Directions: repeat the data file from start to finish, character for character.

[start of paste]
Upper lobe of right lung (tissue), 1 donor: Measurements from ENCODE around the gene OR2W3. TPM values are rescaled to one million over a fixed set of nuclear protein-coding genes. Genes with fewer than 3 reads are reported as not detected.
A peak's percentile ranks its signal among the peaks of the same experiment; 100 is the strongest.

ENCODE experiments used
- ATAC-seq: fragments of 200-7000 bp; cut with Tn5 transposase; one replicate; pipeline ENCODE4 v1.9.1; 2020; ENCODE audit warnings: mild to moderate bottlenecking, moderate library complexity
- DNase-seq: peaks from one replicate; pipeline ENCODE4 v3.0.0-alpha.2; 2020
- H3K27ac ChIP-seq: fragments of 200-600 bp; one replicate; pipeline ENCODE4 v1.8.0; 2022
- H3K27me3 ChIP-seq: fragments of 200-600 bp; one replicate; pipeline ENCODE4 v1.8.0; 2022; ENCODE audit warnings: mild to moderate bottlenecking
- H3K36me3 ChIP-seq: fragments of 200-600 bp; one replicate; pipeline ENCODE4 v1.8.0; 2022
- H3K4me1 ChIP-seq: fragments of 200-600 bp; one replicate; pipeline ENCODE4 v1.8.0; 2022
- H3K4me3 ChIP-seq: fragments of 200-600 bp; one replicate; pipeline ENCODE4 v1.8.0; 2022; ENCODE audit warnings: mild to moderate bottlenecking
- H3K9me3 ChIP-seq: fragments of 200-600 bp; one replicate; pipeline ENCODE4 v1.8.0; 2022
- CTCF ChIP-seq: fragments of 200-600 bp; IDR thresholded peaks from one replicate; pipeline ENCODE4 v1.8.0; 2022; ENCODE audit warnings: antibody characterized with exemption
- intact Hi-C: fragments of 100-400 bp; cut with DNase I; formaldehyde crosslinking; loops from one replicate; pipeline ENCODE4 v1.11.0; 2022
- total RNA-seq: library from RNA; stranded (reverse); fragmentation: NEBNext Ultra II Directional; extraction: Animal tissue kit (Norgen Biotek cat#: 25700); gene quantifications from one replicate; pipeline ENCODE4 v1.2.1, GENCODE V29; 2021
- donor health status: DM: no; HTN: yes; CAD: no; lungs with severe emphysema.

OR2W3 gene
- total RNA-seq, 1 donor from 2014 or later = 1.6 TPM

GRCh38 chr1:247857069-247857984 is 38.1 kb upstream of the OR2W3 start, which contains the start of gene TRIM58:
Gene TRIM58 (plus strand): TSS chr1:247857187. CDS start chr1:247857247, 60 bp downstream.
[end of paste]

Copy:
Upper lobe of right lung (tissue), 1 donor: Measurements from ENCODE around the gene OR2W3. TPM values are rescaled to one million over a fixed set of nuclear protein-coding genes. Genes with fewer than 3 reads are reported as not detected.
A peak's percentile ranks its signal among the peaks of the same experiment; 100 is the strongest.

ENCODE experiments used
- ATAC-seq: fragments of 200-7000 bp; cut with Tn5 transposase; one replicate; pipeline ENCODE4 v1.9.1; 2020; ENCODE audit warnings: mild to moderate bottlenecking, moderate library complexity
- DNase-seq: peaks from one replicate; pipeline ENCODE4 v3.0.0-alpha.2; 2020
- H3K27ac ChIP-seq: fragments of 200-600 bp; one replicate; pipeline ENCODE4 v1.8.0; 2022
- H3K27me3 ChIP-seq: fragments of 200-600 bp; one replicate; pipeline ENCODE4 v1.8.0; 2022; ENCODE audit warnings: mild to moderate bottlenecking
- H3K36me3 ChIP-seq: fragments of 200-600 bp; one replicate; pipeline ENCODE4 v1.8.0; 2022
- H3K4me1 ChIP-seq: fragments of 200-600 bp; one replicate; pipeline ENCODE4 v1.8.0; 2022
- H3K4me3 ChIP-seq: fragments of 200-600 bp; one replicate; pipeline ENCODE4 v1.8.0; 2022; ENCODE audit warnings: mild to moderate bottlenecking
- H3K9me3 ChIP-seq: fragments of 200-600 bp; one replicate; pipeline ENCODE4 v1.8.0; 2022
- CTCF ChIP-seq: fragments of 200-600 bp; IDR thresholded peaks from one replicate; pipeline ENCODE4 v1.8.0; 2022; ENCODE audit warnings: antibody characterized with exemption
- intact Hi-C: fragments of 100-400 bp; cut with DNase I; formaldehyde crosslinking; loops from one replicate; pipeline ENCODE4 v1.11.0; 2022
- total RNA-seq: library from RNA; stranded (reverse); fragmentation: NEBNext Ultra II Directional; extraction: Animal tissue kit (Norgen Biotek cat#: 25700); gene quantifications from one replicate; pipeline ENCODE4 v1.2.1, GENCODE V29; 2021
- donor health status: DM: no; HTN: yes; CAD: no; lungs with severe emphysema.

OR2W3 gene
- total RNA-seq, 1 donor from 2014 or later = 1.6 TPM

GRCh38 chr1:247857069-247857984 is 38.1 kb upstream of the OR2W3 start, which contains the start of gene TRIM58:
Gene TRIM58 (plus strand): TSS chr1:247857187. CDS start chr1:247857247, 60 bp downstream.